Europe was the most popular destination for Chinese overseas property investment in 2014, raking in $5.5 billion, JLL said. London topped the list of favourite cities with $4 billion capital inflow, followed by Sydney and New York City.

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Related special coverage: Top 6 landmarks bought by Chinese firms, produced by chinadaily.com.cn

As China's domestic economy slows down, Chinese companies are speeding up overseas expansion, tapping new markets or buying assets. Landmark buildings are increasingly becoming favored targets.

Let us take a look at some famous buildings bought by Chinese companies.

General Motors building

In June 2013 a group of investors led by Chinese real-estate tycoon Zhang Xin bought a 40 percent stake in the 50-story General Motors building in midtown Manhattan in New York at a price of $1.4 billion.

There's more to Anbang story than just meets the eye

General Motors building (center) in midtown Manhattan in New York. [Photo/Agencies]

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Lloyds of London building

Chinese insurerPing An Insurance (Group) Co of China Ltd bought the Lloyds of London building for 260 million pounds ($387 million) from a German fund managed by Commerz Real in July 2013 after China eased restrictions on Chinese companies investing in overseas real estate.

There's more to Anbang story than just meets the eye
View of the Lloyd's of London building in the City of London, March 27, 2014. [Photo/IC]

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One Chase Manhattan Plaza

Fosun International Ltd, the largest private-owned conglomerate on the Chinese mainland, purchased One Chase Manhattan Plaza, a Grade A office building, for $725 million in Manhattan.

There's more to Anbang story than just meets the eye

One Chase Manhattan Plaza is a 60-story, 2.2 million square foot office building, which used to be the global headquarters of Chase Manhattan Bank.[Photo/people.com.cn]

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Edificio Espana

Chinese commercial property company Dalian Wanda Group purchased Edificio Espana, a historic skyscraper, in Madrid, Spain, for 265 millioneuros ($361 million) in June, 2014.

Wanda purchased the building from Spain's biggest bank Santander, who bought the building just before Spain's property bubble burst in 2007, for nearly 390 million euros.

There's more to Anbang story than just meets the eye

The 28-story Edificio Espana, Spain's tallest building when it was built in the late 1940s, is a central landmark in Madrid and used to house a hotel, though it has been vacant for several years. [Photo/IC]

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10 Upper Bank Street

China Life Insurance Co, the country's largest insurer, together with Qatar Holding bought 10 Upper Bank Street, a building in Canary Wharf, for 795 million pounds. China Life has a 70 percent stake in the building.

There's more to Anbang story than just meets the eye

Evening sunlight highlights the upper floors of, from left, HSBC Holdings Plc, No 1 Canada Square, Citigroup Inc., 10 Upper Bank Street, and JP Morgan Chase & Co, as they stand at dusk in the Canary Wharf business, financial and shopping district of London, Aug 20, 2014. [Photo/CFP]

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Waldorf Astoria hotel

China's Anbang Insurance Group has acquired the world-renowned Waldorf Astoria hotel in New York for $1.95 billion.

Hilton Worldwide Holdings said on Oct 6, 2014 that it has reached an agreement to sell the 60,000-square-foot landmark property that straddles Lexington and Park avenues.

There's more to Anbang story than just meets the eye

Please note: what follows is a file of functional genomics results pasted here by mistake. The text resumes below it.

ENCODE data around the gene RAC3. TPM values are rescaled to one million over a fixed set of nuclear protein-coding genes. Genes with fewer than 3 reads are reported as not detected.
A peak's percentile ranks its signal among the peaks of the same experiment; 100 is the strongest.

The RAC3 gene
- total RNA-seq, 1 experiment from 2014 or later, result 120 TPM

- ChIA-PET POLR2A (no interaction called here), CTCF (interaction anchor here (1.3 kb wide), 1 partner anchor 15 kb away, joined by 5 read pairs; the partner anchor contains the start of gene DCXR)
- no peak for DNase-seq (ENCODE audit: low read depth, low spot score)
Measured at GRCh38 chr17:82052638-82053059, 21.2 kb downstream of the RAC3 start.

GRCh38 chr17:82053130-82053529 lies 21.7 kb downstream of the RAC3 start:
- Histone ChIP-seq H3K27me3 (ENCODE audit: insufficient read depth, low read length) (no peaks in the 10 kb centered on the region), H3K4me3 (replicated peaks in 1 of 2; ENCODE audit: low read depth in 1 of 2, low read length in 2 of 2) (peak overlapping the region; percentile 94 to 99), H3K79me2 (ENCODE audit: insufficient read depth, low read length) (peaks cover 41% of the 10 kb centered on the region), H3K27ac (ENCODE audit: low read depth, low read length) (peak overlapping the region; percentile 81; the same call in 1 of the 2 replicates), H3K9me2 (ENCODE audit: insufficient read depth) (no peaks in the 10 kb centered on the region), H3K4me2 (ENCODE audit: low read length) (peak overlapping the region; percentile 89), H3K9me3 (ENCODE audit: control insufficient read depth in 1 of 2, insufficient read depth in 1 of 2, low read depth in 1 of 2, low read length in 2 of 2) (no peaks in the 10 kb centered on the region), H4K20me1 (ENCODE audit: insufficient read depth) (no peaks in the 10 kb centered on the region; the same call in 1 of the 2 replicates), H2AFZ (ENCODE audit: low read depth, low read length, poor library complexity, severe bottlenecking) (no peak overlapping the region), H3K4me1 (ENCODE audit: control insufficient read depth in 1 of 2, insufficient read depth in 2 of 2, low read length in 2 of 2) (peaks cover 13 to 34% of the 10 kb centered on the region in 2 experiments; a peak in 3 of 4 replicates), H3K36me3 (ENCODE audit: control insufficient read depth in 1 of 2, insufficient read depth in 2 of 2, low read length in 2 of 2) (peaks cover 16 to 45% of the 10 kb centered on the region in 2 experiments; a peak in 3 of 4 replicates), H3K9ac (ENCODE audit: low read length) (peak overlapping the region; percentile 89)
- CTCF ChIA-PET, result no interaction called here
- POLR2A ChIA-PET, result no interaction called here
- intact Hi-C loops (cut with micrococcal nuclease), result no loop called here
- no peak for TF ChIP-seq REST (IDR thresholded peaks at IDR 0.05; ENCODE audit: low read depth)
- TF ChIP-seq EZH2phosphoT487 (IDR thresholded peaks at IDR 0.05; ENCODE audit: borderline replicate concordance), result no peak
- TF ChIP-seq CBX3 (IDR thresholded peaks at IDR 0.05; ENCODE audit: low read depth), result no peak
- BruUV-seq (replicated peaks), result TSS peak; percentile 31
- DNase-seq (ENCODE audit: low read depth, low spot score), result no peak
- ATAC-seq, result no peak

View of Waldorf Astoria, the landmark New York hotel, on Oct 6, 2014 in New York City. [Photo/IC]

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Related stories:

Dalian Wanda to invest $1b for prime property development in Sydney by Agencies

Dalian Wanda Group, China's biggest commercial real estate conglomerate, said on Jan 26 that it is investing $1 billion in a prime property development close to Sydney Harbour, its second large investment in Australia.

The amount includes A$415 million ($327 million) paid to the United States-based private equity firm Blackstone Group for office building Gold Fields House, an undisclosed sum for an adjacent building, Fairfax House, as well as the cost to construct a complex that will consist of a hotel, apartments and retail projects.

The purchase adds to a string of deals as Wanda diversifies away from a weak domestic market and highlights growing Chinese investment in Australia's red-hot property market.

Australia was the third top destination for Chinese property investment after the US and the United Kingdom in the first 11 months of 2014, with around $2.1 billion in inbound investment, according to real estate consultancy firm Savills.

China's Country Garden Holdings and Greenland Group have also made large investments in Australia.

Wanda is backed by China's fourth-richest man Wang Jianlin and last year the group's Dalian Wanda Commercial Properties Co Ltd raised $3.7 billion through a Hong Kong listing.

"We look forward to creating a new Sydney landmark," Wanda said in a separate statement from Blackstone, adding that the complex will include a 185-meter tall building.

Ping An buys landmark Tower Place in London by Zheng Yangpeng, China Daily

Ping An Life Insurance (Group) Co of China Ltd has acquired another landmark site in London, after it bought the Lloyds of London building a year and half ago, highlighting Chinese insurers' growing appetite for trophy real estate in international gateway cities after the sector was given freedom to invest overseas since 2012.

The second-largest insurer in China has bought Tower Place in the City of London for 327 million pounds ($491 million), the seller, Deutsche Asset & Wealth Management, said on Thursday night. Ping An did not respond to calls for comment on Friday.

Tower Place was designed by renowned architect Norman Foster and is in the heart of London's insurance district. The anchor tenant of the low-rise office and shopping complex is the United States-based insurance consultancy Marsh & McLennan Companies Inc, according to a statement by Gaw Capital Partners, the Hong-Kong-based private-equity firm that advised Ping An on the deal.